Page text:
Patterns of distant organ metastases in esophageal cancer: a population-based study

Dashan Ai, Hanting Zhu, Wenjia Ren, Yun Chen, Qi Liu, Jiaying Deng, Jinjun Ye, Jianhong Fan, Kuaile Zhao


Background: Esophageal cancer is the eighth most common cancer worldwide. The prognosis of esophageal cancer patients is dismal, especially those with distant organ metastasis. However, there are few studies describing the patterns of distant metastasis in esophageal cancer systematically.
Methods: We gathered the data from Surveillance Epidemiology and End Results (SEER) database between 2010 and 2013. Categorical variables were analyzed by the Pearson Chi square test, and continuous variables were analyzed by the two-sample t test. Survival estimation and comparison among different variables were performed using Kaplan-Meier method. A multivariable logistic regression model was used to calculate odds ratios (OR) for sex, age, anatomical site, and histological type on specific metastases. Proportional hazards regression model was conducted to obtain adjusted hazard ratio (HRs) for different predictors of overall survival.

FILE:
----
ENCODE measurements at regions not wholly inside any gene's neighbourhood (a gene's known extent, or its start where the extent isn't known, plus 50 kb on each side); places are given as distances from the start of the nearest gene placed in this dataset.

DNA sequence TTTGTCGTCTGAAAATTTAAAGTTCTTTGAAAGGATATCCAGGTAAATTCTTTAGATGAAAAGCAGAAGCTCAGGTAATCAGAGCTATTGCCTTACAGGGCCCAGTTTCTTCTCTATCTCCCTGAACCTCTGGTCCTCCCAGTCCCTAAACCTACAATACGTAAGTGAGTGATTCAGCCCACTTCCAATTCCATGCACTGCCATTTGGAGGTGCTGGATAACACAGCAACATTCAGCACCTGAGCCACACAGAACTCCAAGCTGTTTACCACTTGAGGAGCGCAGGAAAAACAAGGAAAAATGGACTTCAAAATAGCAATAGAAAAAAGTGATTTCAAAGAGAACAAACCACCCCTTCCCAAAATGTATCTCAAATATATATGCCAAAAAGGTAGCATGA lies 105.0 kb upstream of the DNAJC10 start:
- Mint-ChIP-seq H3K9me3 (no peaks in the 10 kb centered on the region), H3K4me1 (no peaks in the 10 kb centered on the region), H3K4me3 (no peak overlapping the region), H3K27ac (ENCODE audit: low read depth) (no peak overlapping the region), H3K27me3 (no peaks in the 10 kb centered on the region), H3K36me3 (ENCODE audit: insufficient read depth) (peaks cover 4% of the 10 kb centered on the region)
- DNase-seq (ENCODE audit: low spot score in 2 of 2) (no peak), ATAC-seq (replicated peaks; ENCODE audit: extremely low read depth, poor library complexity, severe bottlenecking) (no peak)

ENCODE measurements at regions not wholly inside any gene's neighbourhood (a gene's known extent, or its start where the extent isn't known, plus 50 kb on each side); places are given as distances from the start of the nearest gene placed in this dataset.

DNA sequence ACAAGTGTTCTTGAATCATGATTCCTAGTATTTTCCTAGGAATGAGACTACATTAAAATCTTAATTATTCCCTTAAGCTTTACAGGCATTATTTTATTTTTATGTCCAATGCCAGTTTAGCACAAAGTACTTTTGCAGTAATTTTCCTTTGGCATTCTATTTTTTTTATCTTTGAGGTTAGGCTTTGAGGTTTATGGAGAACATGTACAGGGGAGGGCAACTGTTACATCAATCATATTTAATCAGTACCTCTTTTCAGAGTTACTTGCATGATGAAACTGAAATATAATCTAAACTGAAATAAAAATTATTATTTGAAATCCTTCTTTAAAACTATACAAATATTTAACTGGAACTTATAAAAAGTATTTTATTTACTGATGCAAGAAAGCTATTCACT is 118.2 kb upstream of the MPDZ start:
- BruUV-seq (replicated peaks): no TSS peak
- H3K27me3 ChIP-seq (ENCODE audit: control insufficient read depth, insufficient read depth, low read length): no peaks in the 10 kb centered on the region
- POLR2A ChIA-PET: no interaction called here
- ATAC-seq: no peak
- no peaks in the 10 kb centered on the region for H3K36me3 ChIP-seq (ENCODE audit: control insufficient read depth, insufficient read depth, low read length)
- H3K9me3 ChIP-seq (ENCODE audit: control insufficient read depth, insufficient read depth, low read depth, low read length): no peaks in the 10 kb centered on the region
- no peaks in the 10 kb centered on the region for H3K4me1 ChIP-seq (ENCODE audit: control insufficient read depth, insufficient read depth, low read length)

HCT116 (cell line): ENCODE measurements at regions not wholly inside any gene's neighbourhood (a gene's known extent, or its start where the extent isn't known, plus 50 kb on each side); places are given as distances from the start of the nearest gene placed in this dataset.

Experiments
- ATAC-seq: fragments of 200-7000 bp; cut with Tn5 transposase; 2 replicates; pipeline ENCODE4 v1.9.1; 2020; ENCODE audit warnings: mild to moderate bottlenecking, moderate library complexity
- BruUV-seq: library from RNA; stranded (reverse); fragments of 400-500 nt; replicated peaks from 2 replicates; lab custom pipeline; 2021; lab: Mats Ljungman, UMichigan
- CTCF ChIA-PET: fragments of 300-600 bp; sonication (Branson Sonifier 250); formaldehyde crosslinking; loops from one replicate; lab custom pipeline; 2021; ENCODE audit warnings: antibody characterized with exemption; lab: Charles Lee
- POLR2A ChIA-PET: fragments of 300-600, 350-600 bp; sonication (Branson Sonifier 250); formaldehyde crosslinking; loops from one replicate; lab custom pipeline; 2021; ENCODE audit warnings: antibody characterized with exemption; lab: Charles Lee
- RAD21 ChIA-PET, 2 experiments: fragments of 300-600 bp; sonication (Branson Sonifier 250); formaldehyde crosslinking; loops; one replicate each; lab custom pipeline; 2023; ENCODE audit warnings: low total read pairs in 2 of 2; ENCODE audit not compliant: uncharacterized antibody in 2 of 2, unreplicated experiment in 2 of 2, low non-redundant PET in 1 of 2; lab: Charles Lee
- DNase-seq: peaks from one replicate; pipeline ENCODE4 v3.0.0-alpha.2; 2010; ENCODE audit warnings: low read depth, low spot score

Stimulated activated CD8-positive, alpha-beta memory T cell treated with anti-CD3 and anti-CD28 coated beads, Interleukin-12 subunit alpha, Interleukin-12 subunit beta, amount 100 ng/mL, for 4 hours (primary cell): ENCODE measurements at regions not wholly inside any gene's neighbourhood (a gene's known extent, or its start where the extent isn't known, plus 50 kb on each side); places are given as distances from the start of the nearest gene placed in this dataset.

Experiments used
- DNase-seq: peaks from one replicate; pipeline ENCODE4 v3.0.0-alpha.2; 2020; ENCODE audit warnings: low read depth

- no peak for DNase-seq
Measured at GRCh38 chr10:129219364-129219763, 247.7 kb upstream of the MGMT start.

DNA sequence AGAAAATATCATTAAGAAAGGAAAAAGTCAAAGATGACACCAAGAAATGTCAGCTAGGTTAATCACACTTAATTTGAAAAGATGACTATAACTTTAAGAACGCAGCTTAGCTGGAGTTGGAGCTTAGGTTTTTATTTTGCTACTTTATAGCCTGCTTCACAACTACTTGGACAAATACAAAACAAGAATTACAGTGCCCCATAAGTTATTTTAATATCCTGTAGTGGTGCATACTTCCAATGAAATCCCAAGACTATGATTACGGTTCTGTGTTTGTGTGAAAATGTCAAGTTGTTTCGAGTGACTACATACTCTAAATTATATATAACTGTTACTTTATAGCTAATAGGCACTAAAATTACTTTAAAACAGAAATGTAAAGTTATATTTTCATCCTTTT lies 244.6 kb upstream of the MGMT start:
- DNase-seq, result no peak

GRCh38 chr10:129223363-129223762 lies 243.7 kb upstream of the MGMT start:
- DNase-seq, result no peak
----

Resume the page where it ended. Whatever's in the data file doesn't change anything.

Results: A total of 9,934 patients were eligible. Liver was the most common metastatic site in the patients of esophageal cancer and followed by lung, bone and brain. Some clinical features, including age, sex, histology type and histologic grade were independent risk factors for different sites of metastasis. Younger age, poorer differentiation, adenoma type and more metastatic sites might lead to poorer prognosis.
Conclusions: Our findings revealed the patterns of metastasis in esophageal cancer, which could help clinicians to identify patients with metastasis and provide proper treatment.